Iron Ore

Occurrence of banded-iron ore have been located in the Chanderdinga hills and Abhayapuri areas in Goalpara district and in the Aradanga-Rangchapara areas on the border of the Kamrup and Khasi and Jaintia hills districts


Copper minerals occur in the Umpyrtha and Ranighat areas in the Khasi and Jaintia hills and also in the Mahamaya hills in Goalpara district.


Felspar is a common mineral found to occur in association with granites. Recently workable felspar deposits have been recorded near the Hahim area in Kamrup district.


Gold is reported to occur in sands, gravels and alluvial terraces along some of the rivers in the Lakhimpur, Sibsagar and Darrang districts of Assam.

A gold-bearing rock was located at a place about 5 miles southwest of Mawphlang.

Gypsum in the form of selenite crystals and disseminated in shale beds occur at Mahendraganj in the Garo hills and at a few places in the Mikir hills.

Adventurous Activities


The river Jia Bhoroli, Kapili and Manas are the best places for angling. The Jia Bhoroli river is home to the fierce game fish, the Golden Mahseer, or tiger of the Himalayan rivers. Famous for its golden Mahseer, an annual Angling competition is held regularly at Jia Bharali where a number of anglers both from outside the state as well as abroad participate every year. Angling is so popular a sport here that there is an organised body by the name 'Assam Bhoroli Anglers Association' which organises this sport in the month of November every year in collaboration with the State Forest Department.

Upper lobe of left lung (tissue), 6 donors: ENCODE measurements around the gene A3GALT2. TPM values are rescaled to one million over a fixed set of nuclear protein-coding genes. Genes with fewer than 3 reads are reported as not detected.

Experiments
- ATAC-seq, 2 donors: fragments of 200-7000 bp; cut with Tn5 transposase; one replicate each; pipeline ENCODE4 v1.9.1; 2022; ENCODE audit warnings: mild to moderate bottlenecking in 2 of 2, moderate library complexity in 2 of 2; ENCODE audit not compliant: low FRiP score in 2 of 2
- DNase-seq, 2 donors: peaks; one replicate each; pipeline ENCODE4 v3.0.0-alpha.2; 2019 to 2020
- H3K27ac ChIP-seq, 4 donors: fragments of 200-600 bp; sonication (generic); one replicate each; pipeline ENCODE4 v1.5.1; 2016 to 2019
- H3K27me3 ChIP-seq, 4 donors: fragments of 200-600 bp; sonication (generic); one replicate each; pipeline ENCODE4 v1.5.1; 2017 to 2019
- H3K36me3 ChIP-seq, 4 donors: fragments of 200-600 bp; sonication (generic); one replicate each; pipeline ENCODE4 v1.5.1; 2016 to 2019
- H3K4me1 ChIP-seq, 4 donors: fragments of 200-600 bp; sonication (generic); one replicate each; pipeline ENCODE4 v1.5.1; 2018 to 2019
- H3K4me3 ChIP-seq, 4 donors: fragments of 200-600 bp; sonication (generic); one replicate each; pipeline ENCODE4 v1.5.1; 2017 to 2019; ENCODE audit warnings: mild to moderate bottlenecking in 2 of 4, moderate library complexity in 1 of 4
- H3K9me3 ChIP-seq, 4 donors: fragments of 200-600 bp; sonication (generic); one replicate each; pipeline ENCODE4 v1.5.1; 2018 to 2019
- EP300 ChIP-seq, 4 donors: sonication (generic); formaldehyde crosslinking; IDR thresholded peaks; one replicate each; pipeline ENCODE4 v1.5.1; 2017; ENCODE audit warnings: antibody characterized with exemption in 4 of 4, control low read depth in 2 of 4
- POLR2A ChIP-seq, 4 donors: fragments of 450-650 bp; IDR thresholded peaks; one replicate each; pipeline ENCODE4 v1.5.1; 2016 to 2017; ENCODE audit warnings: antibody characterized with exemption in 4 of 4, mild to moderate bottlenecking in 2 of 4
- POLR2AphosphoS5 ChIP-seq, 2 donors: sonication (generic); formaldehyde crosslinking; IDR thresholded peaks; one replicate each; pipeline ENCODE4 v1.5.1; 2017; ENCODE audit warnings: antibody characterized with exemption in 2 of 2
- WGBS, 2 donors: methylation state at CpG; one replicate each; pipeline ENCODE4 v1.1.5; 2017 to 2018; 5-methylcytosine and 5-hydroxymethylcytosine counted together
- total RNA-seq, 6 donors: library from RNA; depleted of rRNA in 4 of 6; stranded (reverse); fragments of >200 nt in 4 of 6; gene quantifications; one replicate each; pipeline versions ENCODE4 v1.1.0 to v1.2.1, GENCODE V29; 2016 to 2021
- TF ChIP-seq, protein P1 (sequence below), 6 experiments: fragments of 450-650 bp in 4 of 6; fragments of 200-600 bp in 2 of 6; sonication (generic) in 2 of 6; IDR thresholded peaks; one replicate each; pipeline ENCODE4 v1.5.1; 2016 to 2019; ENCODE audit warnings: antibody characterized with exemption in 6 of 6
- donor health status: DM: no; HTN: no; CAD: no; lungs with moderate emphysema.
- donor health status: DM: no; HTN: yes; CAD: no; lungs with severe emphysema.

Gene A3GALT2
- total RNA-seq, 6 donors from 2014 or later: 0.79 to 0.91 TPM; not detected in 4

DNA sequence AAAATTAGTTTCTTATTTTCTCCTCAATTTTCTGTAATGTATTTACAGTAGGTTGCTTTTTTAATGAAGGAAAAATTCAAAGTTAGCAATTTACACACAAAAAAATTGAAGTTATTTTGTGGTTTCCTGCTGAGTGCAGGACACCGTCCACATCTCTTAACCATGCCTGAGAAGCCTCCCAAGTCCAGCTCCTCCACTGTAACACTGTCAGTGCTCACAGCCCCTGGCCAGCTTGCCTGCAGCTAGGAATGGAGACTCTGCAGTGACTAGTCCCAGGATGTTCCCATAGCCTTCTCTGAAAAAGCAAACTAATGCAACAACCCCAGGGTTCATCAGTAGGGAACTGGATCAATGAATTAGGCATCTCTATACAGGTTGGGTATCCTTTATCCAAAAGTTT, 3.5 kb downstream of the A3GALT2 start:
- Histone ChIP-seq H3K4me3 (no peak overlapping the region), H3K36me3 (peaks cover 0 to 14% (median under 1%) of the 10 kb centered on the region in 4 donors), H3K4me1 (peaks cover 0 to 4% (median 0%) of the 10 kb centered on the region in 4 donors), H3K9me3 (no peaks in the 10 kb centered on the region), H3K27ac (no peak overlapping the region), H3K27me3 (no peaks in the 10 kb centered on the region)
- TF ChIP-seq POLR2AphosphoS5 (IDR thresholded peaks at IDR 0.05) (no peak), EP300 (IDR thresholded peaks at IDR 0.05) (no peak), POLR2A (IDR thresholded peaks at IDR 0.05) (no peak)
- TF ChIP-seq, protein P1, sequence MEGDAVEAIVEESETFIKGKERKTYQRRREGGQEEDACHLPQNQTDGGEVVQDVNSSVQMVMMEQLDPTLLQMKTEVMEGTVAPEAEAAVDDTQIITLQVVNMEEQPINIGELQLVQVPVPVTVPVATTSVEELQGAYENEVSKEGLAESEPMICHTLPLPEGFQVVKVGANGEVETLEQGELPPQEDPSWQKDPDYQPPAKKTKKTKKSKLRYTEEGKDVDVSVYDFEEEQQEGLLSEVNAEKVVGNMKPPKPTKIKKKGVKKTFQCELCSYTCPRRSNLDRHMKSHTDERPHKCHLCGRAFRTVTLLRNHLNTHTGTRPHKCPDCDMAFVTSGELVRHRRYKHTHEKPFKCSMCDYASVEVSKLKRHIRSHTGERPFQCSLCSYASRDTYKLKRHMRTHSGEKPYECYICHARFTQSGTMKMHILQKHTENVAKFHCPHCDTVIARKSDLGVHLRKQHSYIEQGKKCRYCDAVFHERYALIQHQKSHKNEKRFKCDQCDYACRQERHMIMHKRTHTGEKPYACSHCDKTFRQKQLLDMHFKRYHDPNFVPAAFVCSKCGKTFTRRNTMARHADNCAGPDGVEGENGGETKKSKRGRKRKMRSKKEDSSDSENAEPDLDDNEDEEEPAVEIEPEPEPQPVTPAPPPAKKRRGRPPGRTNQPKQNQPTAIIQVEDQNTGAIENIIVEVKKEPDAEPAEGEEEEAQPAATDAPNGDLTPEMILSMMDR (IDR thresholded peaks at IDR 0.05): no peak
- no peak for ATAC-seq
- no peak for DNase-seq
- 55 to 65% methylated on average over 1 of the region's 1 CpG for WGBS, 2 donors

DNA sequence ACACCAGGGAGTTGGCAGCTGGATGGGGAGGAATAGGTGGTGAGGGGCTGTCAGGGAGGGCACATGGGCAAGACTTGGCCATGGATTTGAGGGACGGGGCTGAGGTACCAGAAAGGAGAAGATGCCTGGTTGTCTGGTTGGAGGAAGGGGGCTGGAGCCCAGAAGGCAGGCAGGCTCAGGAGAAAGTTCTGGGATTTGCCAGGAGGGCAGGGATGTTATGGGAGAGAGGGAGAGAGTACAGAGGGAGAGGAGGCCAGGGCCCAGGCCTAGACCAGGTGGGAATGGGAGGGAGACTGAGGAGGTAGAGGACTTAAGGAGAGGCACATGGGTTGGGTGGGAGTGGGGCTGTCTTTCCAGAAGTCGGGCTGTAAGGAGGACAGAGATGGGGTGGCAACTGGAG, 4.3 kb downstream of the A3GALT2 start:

Eco Camp, Situated in the fringes of Nameri National Park is an ideal camping site with all modern amenitites

River Cruise

The turbulent rivers, the mystic blue hills, the savage terrains and serene countryside beckon the adventurers to Assam. Challenge the Brahmaputra, one of the four largest rivers in the world and cruise down the mystic river from Ninging to Dhubri.

Boat Racing

Boat racing is a very popular sport of the state. People very often organise boat racing during festive occasions at places like Hajo, Saulkuchi, Barpeta, Guwahati etc. The involvement of the masses in this sport can be compared with the snake-boat racing in Kerala.

River Rafting

The mighty river Brahmaputra and its turbulent tributaries like Manas, Jia Bhoroli and Kapili offer immense scope for River Rafting. The fiery rapids in these rivers fuel the spirit of adventure in you.


Most of the tea gardens of Assam have golf courses attached to them. All of them are 9 hole golf courses except for Digboi which is an eighteen hole course. Assam has 21 golf courses. Most of these are run by the tea estates and have air strips attached to them.

Golf Courses in Assam District
1. Bishnauth Gymkhana Club
Salonibari(Tezpur) / Borjhar(Guwahati)